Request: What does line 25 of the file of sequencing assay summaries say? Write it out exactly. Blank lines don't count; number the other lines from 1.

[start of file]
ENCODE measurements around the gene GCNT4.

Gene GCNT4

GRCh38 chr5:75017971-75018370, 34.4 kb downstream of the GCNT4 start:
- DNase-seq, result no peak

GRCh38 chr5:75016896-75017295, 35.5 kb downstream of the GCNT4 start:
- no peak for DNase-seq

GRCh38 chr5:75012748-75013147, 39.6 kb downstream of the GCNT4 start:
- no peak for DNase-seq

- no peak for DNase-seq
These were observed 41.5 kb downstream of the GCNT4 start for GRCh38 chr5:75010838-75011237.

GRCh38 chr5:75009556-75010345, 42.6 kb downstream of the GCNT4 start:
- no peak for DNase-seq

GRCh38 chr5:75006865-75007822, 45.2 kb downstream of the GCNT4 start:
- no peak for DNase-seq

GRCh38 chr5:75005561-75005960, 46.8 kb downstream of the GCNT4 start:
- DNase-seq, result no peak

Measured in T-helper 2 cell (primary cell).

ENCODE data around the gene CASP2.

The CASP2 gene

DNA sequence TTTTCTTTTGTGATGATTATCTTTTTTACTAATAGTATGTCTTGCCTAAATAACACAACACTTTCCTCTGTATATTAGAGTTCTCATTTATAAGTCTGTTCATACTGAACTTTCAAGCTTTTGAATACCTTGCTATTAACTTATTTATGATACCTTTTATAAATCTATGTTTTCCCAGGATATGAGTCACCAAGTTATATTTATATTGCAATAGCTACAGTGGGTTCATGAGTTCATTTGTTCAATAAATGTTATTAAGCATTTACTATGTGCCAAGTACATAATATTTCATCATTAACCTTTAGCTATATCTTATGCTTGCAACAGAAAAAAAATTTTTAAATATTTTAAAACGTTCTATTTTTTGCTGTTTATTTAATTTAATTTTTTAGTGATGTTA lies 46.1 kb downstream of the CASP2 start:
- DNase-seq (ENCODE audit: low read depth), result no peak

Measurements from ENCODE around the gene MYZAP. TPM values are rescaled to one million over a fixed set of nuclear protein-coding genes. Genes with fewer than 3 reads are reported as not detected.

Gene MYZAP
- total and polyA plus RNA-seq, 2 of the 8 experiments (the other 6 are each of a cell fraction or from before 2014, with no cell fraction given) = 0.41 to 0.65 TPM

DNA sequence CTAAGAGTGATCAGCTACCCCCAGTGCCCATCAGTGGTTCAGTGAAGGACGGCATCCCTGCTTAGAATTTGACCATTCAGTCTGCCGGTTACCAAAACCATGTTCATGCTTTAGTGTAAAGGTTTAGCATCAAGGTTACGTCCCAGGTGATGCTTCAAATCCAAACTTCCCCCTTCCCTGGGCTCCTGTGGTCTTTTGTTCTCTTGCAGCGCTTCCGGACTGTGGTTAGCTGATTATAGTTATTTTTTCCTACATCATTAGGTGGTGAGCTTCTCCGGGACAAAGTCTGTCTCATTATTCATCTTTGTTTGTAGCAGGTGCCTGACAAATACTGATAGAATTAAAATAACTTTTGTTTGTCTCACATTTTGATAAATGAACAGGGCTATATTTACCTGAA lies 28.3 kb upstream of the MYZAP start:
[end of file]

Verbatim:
DNA sequence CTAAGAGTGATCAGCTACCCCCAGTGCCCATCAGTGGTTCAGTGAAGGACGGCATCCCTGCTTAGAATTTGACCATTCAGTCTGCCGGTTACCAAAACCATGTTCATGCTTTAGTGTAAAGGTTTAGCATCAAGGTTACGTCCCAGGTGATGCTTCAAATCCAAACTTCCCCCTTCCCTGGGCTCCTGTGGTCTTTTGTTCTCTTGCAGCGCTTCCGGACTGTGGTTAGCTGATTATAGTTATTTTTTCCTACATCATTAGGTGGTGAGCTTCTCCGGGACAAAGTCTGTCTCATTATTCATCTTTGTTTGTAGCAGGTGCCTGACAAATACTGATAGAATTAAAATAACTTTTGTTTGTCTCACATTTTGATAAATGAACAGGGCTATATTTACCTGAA lies 28.3 kb upstream of the MYZAP start: